- Our Team
August 4, 2022
As the economy reopens, employees are quitting their jobs in historic numbers to seek new opportunities. Small businesses are bearing the brunt of this reshuffling. In order to attract and keep top talent, they have to prove that they can provide something better or more valuable than what bigger companies are offering.
There also are more job openings than ever, which are disproportionately at bigger businesses, with more than 250 employees. This job market works in the job hunters’ favor. Smaller businesses can sit back boo-hooing that they have fewer resources to advertise vacant jobs and that larger businesses can pay higher wages — or they can win.
Let’s face it: employers large and small are in vicious competition for applicants. Your role as hiring manager is to get your job ad in front of as many candidates as you can and to convince them to fill out the application and start the hiring process.
In this environment, small businesses can rise and be noticed even when pitted against big corporations that have a larger reach, fancier tools and much bigger budgets. They can do this by beginning with a basic understanding that the job market has changed and now gives the candidate more leverage. That means that a job hunter presented with a complicated application process can afford to simply walk away. Offer candidates an easy, mobile-friendly way to apply.
Adapting to a new world
Realize too that much of the workforce has experienced working from home and found that it was better for them than the traditional office. That’s why job seekers are looking for companies that promote flexible hours and such options as child care that’s on-site or subsidized. Even if candidates aren’t serious about reentering the workforce, don’t let them go without grabbing their particulars. Build a talent pipeline. Tell them why your company is a great place to work. Think long term, and build a talent repository to go back to whenever you’ve got positions to fill.
Respond to candidates quickly so that the entire process is easy and intuitive. Tell them what your compensation is and show that it’s competitive, not only in the local economy but nationally — and maybe even globally. Explain how much your employees love working for you. Build your brand by adding a careers page to your website. Then job board scrapers can cull job openings from your firm, too.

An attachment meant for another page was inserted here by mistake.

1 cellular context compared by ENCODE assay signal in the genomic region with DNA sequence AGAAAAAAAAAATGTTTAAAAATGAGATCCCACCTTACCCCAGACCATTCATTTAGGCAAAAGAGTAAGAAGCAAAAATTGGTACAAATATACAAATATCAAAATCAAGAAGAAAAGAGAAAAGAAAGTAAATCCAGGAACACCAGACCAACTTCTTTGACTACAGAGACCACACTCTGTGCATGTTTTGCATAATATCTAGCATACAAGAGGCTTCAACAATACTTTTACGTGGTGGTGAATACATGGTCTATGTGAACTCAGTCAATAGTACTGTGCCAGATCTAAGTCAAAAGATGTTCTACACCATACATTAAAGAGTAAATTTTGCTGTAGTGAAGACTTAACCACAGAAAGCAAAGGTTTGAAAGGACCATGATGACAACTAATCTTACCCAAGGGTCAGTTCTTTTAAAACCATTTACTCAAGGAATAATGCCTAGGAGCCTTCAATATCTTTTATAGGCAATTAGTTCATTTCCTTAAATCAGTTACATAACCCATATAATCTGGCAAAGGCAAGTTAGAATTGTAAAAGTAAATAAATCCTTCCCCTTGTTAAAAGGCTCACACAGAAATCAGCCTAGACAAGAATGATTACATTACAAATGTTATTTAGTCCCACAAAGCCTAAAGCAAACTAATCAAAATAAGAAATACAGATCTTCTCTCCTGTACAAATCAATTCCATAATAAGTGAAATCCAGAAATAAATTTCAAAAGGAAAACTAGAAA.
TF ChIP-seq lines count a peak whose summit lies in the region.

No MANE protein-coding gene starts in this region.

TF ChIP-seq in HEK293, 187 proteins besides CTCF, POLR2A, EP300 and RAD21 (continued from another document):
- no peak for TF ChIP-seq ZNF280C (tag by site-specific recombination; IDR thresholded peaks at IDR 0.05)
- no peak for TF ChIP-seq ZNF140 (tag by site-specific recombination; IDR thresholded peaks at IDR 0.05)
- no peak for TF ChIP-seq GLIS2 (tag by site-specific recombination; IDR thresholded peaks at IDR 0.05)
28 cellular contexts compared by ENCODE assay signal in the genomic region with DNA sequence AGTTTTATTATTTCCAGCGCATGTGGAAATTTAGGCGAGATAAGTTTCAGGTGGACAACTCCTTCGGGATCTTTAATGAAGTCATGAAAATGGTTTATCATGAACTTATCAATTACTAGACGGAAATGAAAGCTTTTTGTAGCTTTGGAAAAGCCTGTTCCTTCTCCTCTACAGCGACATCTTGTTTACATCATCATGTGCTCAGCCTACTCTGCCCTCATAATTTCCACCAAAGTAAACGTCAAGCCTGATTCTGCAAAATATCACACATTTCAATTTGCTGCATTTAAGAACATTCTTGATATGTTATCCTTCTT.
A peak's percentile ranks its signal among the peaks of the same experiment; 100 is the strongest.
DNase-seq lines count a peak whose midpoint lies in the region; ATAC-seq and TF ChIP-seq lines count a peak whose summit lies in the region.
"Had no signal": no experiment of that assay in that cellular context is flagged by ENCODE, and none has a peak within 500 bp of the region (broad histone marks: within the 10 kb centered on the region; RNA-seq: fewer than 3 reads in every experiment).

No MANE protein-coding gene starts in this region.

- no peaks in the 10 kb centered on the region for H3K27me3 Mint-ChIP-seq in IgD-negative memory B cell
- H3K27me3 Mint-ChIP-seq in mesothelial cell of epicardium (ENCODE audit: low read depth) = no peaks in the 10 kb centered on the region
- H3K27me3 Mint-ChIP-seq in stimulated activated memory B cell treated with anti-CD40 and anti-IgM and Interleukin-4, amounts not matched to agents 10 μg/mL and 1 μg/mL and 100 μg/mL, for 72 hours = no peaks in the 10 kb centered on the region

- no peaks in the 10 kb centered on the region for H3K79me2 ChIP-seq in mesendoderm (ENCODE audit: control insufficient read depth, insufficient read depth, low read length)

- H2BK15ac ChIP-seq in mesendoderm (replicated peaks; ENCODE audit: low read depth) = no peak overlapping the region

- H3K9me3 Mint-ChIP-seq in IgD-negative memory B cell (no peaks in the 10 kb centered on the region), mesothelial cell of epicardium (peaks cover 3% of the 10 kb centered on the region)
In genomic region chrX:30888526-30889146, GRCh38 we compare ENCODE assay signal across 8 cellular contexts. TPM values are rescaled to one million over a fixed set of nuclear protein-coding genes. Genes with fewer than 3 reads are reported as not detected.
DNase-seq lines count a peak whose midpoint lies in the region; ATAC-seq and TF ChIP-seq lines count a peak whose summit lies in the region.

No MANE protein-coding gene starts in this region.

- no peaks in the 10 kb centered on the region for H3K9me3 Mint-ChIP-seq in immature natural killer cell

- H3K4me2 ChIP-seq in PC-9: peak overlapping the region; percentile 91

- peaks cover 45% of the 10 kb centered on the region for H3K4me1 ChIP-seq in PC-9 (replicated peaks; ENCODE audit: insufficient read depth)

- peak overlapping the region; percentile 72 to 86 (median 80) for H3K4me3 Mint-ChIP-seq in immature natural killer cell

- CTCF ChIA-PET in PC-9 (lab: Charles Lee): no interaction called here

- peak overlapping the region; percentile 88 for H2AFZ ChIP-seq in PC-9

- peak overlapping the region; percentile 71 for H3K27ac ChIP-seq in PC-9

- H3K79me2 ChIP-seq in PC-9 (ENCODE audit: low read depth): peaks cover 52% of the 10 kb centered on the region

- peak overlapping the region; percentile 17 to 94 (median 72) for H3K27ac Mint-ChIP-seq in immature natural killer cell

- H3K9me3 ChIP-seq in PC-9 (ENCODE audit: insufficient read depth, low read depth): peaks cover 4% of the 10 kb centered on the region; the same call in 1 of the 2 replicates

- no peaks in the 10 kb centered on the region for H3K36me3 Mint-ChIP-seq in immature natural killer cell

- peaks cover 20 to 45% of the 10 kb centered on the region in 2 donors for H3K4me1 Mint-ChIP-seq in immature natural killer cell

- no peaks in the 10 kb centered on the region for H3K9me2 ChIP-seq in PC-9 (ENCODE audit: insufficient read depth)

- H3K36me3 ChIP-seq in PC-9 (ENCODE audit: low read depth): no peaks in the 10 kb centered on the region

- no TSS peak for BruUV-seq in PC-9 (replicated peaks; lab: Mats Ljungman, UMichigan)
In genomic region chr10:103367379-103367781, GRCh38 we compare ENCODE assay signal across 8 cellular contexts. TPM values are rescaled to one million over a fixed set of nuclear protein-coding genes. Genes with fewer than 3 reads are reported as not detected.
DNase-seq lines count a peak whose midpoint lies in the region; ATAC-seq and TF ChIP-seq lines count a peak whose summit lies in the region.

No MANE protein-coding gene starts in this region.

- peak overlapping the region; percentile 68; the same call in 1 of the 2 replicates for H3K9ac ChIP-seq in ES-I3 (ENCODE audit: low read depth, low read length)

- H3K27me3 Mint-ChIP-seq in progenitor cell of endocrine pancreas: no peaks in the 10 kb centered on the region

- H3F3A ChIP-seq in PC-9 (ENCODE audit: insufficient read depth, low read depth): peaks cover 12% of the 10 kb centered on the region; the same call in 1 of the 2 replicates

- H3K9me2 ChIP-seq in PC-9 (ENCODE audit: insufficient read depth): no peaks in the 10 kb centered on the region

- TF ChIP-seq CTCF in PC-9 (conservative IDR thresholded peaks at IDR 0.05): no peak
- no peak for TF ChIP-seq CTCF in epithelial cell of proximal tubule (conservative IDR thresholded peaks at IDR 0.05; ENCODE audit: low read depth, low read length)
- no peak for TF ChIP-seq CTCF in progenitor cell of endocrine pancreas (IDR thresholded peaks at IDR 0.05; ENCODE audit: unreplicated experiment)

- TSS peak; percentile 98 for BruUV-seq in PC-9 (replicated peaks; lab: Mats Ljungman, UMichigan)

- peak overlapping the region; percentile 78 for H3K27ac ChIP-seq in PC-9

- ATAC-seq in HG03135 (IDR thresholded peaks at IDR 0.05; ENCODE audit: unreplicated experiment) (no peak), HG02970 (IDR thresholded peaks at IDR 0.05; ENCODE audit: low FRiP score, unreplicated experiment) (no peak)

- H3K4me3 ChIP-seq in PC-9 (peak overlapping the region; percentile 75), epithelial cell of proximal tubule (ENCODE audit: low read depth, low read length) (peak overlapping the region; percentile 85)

Focusing on the candidate-facing aspects of the hiring process is paramount, but that’s no reason to neglect the back end. If you use the same tools as the big companies do, you may find that you get the same results. For one thing, operate at their scale. Stop wasting time and money posting on one job board at a time. You’ve got to blanket the internet with your open positions, posting not just on job boards but also on social media and websites of trade associations and other professional sites using keywords, alternative titles, and many city and state combinations so that you’re not missing candidates. And don’t try to work with platforms that don’t fit your clients. Take advantage of technology that ensures your jobs are displayed to the right candidates.
Guide those candidates through the entire process, prescreening them using qualifying questions. Gather insights, discovering instead of guessing where you found the best candidates. Track cost per hire and time to hire. Find out which channel produced the best candidates at the lowest cost.
The methods you used in the past won’t work anymore. It’s a whole new ballgame. You can get more qualified candidates faster and more easily. Instead of hearing back from 15 applicants, you can garner double or even quadruple that number, and they’ll be who you’re looking for. And be sure to track outcomes and monitor recruiting channels to identify the sources that produced the best results.
Do you want a partner who can help you? Get in touch with us today!
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